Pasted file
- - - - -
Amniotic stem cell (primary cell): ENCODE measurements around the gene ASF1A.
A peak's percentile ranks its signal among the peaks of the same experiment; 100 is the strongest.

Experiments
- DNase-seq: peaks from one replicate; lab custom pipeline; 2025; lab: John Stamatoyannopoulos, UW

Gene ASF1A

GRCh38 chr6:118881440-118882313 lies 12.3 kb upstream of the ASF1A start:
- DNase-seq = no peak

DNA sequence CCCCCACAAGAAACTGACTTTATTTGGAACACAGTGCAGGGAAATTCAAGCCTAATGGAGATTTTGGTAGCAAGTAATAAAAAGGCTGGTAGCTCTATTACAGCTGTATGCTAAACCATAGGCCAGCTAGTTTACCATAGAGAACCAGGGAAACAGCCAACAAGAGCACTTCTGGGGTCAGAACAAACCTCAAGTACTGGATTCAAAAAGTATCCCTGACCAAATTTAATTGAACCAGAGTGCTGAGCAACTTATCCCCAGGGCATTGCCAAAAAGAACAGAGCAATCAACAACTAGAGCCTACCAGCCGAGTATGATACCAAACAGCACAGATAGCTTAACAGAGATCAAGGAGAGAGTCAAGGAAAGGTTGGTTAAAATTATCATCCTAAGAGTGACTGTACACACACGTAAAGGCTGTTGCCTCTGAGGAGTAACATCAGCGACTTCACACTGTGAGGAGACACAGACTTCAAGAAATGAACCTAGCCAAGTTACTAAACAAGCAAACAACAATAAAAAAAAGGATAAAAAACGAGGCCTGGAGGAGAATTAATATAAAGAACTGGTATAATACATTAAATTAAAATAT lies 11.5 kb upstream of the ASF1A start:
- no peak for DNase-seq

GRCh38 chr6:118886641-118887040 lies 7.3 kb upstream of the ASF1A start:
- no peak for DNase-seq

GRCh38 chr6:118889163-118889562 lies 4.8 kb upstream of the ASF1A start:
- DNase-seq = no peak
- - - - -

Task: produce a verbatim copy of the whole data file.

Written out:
Amniotic stem cell (primary cell): ENCODE measurements around the gene ASF1A.
A peak's percentile ranks its signal among the peaks of the same experiment; 100 is the strongest.

Experiments
- DNase-seq: peaks from one replicate; lab custom pipeline; 2025; lab: John Stamatoyannopoulos, UW

Gene ASF1A

GRCh38 chr6:118881440-118882313 lies 12.3 kb upstream of the ASF1A start:
- DNase-seq = no peak

DNA sequence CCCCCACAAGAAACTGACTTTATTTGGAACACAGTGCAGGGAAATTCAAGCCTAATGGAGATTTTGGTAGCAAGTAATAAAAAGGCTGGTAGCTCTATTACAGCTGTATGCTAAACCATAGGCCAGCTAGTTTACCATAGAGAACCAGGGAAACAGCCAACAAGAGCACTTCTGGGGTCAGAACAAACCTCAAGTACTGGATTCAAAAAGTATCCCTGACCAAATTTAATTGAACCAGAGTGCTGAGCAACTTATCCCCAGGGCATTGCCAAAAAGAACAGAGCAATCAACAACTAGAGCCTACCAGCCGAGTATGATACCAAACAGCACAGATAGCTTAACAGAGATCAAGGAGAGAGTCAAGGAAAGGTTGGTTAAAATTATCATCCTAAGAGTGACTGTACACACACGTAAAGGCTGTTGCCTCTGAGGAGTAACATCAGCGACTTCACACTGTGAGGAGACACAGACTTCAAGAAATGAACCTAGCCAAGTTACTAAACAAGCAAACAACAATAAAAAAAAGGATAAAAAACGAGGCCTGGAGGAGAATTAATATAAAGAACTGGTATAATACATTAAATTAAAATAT lies 11.5 kb upstream of the ASF1A start:
- no peak for DNase-seq

GRCh38 chr6:118886641-118887040 lies 7.3 kb upstream of the ASF1A start:
- no peak for DNase-seq

GRCh38 chr6:118889163-118889562 lies 4.8 kb upstream of the ASF1A start:
- DNase-seq = no peak